Growth in appetite for alternative assets

Nov 27, 2018 Blog  Alternative assets , high net worth investors



In an article recently published in Peer2Peer Finance News, it was stated that “a quarter of high net worth (HNW) investors are now allocating at least one-fifth of their wealth into alternative assets such as peer-to-peer lending (marketplace lending)”, according to new research.

Specialist investment firm Connection Capital commissioned a survey to 120 of their private investor clients and, according to their managing partner Claire Madden, they found that “alternative assets are no longer a sideshow”.

“Given the current challenging investment environment for traditional asset classes, a move towards higher allocations to alternatives is understandable for sophisticated private investors with the right risk profile.”

“20 per cent in alternatives might sound like quite a chunk, but there is the possibility for tremendous diversification within the spectrum of alternatives.

“Alternatives is a broad category containing many different sub-sets of assets and investment strategies”.

“Investors will therefore want to branch out into several types of alternatives where possible, so they can create a variety of returns streams while avoiding excessive concentrations of risk building up in any one area.”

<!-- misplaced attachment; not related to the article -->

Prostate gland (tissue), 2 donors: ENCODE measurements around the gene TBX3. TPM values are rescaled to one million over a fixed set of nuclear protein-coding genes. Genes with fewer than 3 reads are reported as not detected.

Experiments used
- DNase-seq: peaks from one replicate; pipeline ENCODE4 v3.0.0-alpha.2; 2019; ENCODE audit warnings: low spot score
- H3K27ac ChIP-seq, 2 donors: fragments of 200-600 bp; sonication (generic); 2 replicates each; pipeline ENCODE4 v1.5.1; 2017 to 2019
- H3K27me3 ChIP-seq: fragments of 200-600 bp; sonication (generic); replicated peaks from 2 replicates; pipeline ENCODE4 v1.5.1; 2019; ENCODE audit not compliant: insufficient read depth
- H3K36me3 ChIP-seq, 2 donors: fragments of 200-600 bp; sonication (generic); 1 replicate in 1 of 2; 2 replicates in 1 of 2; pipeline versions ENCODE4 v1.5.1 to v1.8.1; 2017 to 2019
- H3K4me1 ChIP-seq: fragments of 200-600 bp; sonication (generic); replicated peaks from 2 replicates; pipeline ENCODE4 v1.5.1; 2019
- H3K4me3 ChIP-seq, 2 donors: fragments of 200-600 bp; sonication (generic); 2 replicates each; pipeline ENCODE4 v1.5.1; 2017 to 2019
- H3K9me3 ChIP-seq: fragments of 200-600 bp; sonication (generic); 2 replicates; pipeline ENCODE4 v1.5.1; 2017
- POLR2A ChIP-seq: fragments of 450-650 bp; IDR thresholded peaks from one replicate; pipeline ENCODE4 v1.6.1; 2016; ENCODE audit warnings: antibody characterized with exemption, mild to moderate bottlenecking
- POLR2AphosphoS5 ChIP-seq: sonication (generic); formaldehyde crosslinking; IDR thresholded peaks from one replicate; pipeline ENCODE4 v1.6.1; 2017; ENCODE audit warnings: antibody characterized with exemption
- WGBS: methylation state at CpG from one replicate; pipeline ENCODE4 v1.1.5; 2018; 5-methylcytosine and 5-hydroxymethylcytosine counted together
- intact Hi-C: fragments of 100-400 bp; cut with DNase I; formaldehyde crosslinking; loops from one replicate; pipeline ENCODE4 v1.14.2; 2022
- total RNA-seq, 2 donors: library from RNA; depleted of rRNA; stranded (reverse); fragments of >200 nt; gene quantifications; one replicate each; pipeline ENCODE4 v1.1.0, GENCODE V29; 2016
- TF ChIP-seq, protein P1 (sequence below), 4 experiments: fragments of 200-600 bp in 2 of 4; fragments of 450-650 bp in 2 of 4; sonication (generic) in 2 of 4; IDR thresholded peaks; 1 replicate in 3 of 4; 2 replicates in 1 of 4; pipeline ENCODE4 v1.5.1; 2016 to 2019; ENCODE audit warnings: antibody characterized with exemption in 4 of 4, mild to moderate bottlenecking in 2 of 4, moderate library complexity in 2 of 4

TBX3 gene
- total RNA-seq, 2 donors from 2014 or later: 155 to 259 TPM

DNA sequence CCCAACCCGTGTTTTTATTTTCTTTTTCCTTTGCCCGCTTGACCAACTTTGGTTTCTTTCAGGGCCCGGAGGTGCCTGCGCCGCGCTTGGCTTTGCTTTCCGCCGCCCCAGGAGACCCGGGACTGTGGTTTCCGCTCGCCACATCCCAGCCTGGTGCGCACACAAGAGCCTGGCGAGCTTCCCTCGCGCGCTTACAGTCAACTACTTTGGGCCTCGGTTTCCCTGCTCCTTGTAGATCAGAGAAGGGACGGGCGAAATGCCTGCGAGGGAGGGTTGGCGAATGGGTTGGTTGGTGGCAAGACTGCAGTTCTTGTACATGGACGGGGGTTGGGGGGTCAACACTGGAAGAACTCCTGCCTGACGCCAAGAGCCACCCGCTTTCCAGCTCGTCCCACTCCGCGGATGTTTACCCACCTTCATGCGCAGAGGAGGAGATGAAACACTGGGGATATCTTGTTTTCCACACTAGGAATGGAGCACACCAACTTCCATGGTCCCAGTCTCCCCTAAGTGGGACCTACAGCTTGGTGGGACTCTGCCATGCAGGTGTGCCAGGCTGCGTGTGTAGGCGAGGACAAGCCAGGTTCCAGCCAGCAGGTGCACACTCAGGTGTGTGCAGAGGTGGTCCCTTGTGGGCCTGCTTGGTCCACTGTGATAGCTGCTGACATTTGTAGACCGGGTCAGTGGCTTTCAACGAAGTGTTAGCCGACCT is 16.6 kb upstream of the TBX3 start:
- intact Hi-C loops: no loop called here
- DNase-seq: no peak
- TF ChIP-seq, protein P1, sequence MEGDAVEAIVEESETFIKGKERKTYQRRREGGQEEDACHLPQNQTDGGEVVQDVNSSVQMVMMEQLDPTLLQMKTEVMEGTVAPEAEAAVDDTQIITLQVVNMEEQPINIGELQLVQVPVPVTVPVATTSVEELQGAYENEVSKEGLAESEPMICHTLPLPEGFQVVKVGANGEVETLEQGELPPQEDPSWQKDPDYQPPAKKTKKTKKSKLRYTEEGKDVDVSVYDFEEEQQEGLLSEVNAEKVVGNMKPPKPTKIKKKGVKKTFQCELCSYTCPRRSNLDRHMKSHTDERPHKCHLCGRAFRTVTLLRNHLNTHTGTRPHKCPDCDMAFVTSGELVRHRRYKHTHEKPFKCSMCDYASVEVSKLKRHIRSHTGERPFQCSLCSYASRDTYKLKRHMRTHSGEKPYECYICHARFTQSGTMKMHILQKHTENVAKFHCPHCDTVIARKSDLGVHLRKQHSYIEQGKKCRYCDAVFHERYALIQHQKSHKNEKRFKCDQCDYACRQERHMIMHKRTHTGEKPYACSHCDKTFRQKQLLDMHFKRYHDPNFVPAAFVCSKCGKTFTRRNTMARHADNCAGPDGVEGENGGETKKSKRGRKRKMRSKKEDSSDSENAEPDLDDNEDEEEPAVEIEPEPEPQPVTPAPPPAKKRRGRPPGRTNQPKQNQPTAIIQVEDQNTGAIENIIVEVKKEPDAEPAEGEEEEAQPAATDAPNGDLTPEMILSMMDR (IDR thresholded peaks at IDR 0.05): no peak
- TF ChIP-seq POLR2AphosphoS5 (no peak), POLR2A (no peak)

The survey found that investors are seeking access to a range of sophisticated alternative strategies in order to improve their overall risk-adjusted returns.  25% or the survey respondents have a fifth or more of their portfolio allocated to alternative assets, including private equity, commercial property and hedge funds.  Even though these strategies are often less liquid, a long-term approach can enable investors to hedge against more volatile shorter-term investments.

Madden said: “Incorporating assets with different time frames is one way to achieve greater diversification, such as including private equity or property which tend to have a longer-term investment horizon alongside more liquid, but also more volatile, quoted equities.”

For the full article, click here.

Image: Smile Precision via Flickr (CC 2.0resized)

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